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Curatorial Practices
Report from Rosario, Argentina
by Roberto Amigo

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At the last Documenta in Kassel, the work of Fabian Marcaccio (1963), the Argentine artist based in New York, made a great impact. Not only because of its formal complexity - based on a personal investigation of the artistic in an information society, derived from his philosophical studies - but also because of the price paid for his work. Apart from market considerations, always omnipresent in an evaluation of contemporary art following the loss of a grand narrative, the creative vitality of some Rosarian artists, already present on the international scene, should not be overlooked.

Among these artists Graciela Sacco (1956) stands out. For a number of years she has undertaken urban interventions using a singular technique: heliographic impressions. However, it is not the technical aspect upon which the uniqueness of her work is based. When, during the nineties, an aesthetics of meaninglessness, the idea of arte light and self-reflective individualism among young artists (in line with the political domination of the "culture of Menemism," i.e. the neo-conservatism of the Presidential government of Carlos Menem), began to dominate, the work of Sacco investigated the gaze of the other; the urban political revolution and, at the same time, problems of perception, such as instant and shadow. The political roots of her artistic practice are possibly a result of her academic reflection on political art in the sixties (especially Tucumán Arde, an emblematic episode of political conceptualism and of the connections between art and the political revolution at the end of that decade). Moreover, Sacco did not deny the poetic value of artistic creation; expressively with her heliographic wings, and expressly when the popular revolution is reduced to the instant of confrontation between groups in the streets. Naturally, Sacco is here in dialogue with the emblematic paintings of Argentine art, such as Manifestación by Antonio Berni (both works share the intensity of individual gestures, an ability to serve as a collective social portrait, and they are both the expression of profound socio-economic crises, those of the thirties and the nineties).

If Marcaccio and Sacco are perhaps the artists with greatest international exposure who are linked to Rosario, there are others who do not lag far behind. A brief presentation of some of these artists could be of interest, although inevitably some artists will have to be left out. I have therefore selected the works of Claudia del Rí­o (1957), Carlos Trilnick (1957), Daniel Garcí­a (1958), Nicola Costantino (1964) and Román Vitali (1969).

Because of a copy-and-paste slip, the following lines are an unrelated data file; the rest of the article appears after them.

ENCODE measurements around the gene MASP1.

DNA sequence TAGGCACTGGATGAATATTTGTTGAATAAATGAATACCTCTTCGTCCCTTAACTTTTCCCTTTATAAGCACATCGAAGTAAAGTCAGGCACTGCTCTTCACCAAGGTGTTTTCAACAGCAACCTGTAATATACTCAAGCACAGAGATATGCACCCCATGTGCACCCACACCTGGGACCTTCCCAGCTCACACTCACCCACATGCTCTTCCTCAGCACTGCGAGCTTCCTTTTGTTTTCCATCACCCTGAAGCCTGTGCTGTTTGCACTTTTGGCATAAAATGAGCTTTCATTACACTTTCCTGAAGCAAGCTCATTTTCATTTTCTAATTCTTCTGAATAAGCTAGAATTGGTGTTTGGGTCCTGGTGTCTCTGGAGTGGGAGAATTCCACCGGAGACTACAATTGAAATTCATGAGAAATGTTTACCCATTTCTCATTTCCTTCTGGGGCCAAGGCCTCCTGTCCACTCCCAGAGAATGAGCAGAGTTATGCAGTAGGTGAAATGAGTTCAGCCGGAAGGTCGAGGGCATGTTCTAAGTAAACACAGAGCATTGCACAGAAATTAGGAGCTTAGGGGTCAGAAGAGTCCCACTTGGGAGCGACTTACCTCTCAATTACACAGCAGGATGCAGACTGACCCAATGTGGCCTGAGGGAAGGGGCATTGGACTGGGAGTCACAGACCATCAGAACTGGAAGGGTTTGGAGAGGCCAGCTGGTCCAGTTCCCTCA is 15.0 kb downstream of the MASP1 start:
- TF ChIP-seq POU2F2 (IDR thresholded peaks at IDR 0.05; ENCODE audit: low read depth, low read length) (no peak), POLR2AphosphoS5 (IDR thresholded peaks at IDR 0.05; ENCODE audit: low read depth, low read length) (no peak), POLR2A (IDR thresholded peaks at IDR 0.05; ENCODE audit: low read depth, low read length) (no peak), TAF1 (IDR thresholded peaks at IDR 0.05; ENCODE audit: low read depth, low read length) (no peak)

The work of Claudia del Rí­o is based on different reflections and supports. Traces of visual memory are recovered by means of different series of photographs. Images find meaning in juxtaposition or through artist-designed assembly on walls. Some give rise to tremendous melancholy, such as posing boxers, torn from old magazines. In the series Bubones, photographs are intervened upon with resin. The word bubones refers to illness, to the plague. Within the blisters formed by the resin are other images, other faces. At the Havana Biennial in 1997 the artist exhibited a group of 93 aluminum plates with an equal number of women's photographs, taken from magazines or polaroids. In this case the resin veiled and cracked the faces. Reinaldo Laddaga has rightly said that Claudia del Rí­o is obsessed by networks "as though before solid ground, the solidity of the soil, for her there existed the variable connections of networks, anarchical communications between which there is no connection" (Claudia del Rí­o, Museo Castagnino, 2000). This dominant idea of networks, installed on walls, is asserted still more in La enfermedad es la ruta: a thousand pills of different shapes, colored and transparent, with an hourly inscription. Present time as nostalgia becomes here a painful record with pharmacological precision. In another installation, Claudia del Rí­o presented small white cloths bordered with headlines cut from the police records of the newspapers. These cloths possibly go back to the Mothers of the Plaza de Mayo, suggesting that perhaps all crimes are political crimes.

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